The Ancient Rabbis, who were very concerned with action, and not so concerned with beliefs, ask what commandment one may best fulfill through marriage. Their answer is simple, yet profound, and reflects what I just told you: Love your neighbor, as yourself. Love your spouse as much as you love yourself. Then widen your circle of concern beyond that to include everyone else. And in the words of Viktor Frankl, quoting Nietzsche, once you have your why, you can withstand any what that is thrown at you. 

It is through the widening of that circle of concern that Emma and Matt and their families have overcome everything they have, it is through the widening of that circle of concern that they persevere. It is through the widening of that circle of concern that they will find everlasting happiness.

Monday, September 4, 2023

No Matter What May Come

On Sunday, I officiated Dina and Will’s wedding ceremony at the Lizton Lodge in Lizton, Indiana. Here are the remarks I shared with them and their guests:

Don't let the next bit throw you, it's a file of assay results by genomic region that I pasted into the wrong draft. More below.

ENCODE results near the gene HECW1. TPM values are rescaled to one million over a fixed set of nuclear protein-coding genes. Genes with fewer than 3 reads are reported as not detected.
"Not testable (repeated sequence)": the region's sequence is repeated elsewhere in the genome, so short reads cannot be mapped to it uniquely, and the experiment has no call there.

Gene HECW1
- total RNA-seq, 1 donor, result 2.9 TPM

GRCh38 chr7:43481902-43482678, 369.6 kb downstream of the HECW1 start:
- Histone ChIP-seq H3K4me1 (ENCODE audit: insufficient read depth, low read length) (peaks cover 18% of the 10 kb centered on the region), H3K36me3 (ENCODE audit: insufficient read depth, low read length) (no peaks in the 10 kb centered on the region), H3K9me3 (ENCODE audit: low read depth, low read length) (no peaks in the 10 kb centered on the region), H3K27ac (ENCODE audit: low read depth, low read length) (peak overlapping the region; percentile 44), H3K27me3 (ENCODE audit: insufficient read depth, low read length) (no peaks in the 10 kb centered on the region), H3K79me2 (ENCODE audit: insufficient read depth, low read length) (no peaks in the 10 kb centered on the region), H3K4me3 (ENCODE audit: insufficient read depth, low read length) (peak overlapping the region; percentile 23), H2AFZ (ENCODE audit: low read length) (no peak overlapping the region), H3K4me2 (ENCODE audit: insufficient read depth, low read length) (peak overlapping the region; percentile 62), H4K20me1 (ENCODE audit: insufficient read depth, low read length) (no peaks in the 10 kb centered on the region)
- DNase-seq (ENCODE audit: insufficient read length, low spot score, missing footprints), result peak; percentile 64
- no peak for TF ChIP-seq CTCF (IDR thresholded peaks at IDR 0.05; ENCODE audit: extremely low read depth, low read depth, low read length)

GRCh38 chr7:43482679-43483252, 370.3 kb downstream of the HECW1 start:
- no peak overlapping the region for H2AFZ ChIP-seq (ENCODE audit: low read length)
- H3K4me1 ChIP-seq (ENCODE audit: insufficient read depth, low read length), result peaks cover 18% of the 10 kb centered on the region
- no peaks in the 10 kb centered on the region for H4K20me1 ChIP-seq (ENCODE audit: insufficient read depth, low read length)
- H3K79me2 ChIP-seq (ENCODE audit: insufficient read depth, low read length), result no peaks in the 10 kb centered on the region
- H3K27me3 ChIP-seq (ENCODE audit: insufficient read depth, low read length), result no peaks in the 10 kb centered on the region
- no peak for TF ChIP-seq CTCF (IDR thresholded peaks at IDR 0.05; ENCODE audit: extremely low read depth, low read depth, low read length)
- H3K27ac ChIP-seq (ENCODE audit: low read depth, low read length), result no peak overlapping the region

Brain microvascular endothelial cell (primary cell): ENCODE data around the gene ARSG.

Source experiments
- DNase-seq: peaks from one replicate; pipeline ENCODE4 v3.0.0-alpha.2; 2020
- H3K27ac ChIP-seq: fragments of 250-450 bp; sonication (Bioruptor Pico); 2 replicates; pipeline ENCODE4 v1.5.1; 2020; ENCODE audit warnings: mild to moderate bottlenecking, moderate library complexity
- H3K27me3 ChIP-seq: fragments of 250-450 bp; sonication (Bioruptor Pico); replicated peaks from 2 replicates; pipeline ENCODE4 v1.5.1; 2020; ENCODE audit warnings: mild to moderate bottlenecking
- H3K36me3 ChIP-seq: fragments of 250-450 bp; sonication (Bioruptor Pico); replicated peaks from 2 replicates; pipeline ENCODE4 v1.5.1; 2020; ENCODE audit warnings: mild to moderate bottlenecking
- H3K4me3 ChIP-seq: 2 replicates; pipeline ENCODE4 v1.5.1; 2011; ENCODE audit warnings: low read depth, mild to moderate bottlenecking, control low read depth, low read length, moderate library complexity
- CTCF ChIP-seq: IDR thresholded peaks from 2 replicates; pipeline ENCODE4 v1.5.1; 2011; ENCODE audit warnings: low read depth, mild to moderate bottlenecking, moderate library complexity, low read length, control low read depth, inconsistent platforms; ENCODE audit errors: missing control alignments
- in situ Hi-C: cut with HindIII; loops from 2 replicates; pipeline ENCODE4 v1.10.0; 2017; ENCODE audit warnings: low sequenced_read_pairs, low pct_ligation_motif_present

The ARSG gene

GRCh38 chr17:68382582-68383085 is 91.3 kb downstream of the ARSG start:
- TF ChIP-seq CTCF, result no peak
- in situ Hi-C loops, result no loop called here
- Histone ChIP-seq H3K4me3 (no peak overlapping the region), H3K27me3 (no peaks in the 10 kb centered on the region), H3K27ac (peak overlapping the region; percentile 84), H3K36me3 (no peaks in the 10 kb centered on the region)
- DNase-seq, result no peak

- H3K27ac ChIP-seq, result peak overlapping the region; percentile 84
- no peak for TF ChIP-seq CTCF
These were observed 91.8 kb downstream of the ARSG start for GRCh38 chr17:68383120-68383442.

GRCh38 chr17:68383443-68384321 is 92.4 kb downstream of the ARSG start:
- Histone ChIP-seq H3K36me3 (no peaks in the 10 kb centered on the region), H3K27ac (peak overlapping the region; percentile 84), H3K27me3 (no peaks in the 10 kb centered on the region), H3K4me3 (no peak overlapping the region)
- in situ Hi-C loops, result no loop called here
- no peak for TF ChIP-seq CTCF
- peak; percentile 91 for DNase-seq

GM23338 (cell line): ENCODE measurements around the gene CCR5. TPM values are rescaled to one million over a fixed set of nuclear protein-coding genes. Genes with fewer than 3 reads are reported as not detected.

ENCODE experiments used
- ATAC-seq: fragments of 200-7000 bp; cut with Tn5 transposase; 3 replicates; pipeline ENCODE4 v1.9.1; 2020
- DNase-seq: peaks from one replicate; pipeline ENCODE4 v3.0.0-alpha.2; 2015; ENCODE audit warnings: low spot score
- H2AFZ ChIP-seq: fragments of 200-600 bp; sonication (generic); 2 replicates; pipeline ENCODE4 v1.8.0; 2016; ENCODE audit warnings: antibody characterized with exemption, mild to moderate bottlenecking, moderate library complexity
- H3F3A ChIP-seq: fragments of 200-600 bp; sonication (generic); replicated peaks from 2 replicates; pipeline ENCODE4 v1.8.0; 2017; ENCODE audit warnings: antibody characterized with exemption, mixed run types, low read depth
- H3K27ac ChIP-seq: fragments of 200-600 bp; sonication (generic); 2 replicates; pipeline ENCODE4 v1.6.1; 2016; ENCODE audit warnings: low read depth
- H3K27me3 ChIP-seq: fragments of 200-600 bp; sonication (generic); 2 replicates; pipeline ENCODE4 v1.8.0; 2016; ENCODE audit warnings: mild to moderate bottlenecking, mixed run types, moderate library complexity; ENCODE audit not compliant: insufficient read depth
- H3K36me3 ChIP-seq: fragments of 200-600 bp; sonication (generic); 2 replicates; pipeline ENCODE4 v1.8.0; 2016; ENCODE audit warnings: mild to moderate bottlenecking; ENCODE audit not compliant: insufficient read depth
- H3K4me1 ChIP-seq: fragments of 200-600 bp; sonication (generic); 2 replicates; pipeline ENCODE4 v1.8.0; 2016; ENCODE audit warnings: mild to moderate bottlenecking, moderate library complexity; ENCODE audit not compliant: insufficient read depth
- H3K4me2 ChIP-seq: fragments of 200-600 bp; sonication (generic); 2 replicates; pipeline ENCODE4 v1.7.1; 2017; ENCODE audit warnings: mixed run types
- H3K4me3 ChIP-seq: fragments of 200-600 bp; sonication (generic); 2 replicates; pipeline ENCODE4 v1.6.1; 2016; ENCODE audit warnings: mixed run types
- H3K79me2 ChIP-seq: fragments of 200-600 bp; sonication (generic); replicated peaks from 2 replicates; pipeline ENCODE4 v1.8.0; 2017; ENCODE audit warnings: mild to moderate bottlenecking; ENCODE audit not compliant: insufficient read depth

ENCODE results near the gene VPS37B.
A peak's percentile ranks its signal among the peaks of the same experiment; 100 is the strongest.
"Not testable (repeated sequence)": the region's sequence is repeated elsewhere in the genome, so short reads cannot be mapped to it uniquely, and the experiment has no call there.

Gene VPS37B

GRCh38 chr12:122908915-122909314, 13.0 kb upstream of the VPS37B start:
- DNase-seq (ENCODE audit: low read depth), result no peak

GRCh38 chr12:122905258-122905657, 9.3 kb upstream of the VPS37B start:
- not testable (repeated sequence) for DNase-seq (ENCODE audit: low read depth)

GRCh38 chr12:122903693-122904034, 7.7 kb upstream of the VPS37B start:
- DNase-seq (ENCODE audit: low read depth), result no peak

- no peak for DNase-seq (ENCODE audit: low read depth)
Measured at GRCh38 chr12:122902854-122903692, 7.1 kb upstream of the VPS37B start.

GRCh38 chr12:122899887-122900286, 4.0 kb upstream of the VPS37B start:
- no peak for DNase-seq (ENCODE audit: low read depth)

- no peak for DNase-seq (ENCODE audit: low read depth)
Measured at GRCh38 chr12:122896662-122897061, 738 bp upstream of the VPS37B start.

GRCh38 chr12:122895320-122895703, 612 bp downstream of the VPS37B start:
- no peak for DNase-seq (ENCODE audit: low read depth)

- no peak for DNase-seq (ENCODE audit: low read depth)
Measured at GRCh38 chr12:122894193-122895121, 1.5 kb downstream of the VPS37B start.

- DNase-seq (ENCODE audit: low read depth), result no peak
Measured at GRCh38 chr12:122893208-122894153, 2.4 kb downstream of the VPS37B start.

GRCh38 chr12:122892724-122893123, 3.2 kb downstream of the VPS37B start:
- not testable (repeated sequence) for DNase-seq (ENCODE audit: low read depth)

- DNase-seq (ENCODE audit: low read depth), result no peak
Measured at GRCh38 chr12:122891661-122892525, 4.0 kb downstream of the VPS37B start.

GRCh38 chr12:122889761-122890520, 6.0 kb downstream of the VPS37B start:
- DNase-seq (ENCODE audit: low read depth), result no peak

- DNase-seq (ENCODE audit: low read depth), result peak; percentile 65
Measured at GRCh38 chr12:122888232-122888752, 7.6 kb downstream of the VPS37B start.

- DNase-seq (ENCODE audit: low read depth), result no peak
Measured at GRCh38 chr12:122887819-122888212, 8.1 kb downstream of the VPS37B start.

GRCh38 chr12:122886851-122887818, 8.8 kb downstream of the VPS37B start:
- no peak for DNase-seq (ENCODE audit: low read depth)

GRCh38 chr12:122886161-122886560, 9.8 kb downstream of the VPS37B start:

One of the reasons I have enjoyed working with Dina and William is that they are, and nowadays (as opposed to say the 1980s) this term is viewed as positive, hopeless nerds, and so am I. As a result, we think very deeply about words concepts, and feelings others might not and have a particular self-awareness that not everyone possesses. 

None of us decide how we will meet our soulmate, and certainly none of us can decide when. Still, every now and then, we all run across the couple who makes us do what the West Africans call, le tchip. We suck our breath in through our teeth. Since that couple has been fortunate enough to not really experience any negatives in life, we ruefully wonder what will happen when they do, because make no mistake, we all do.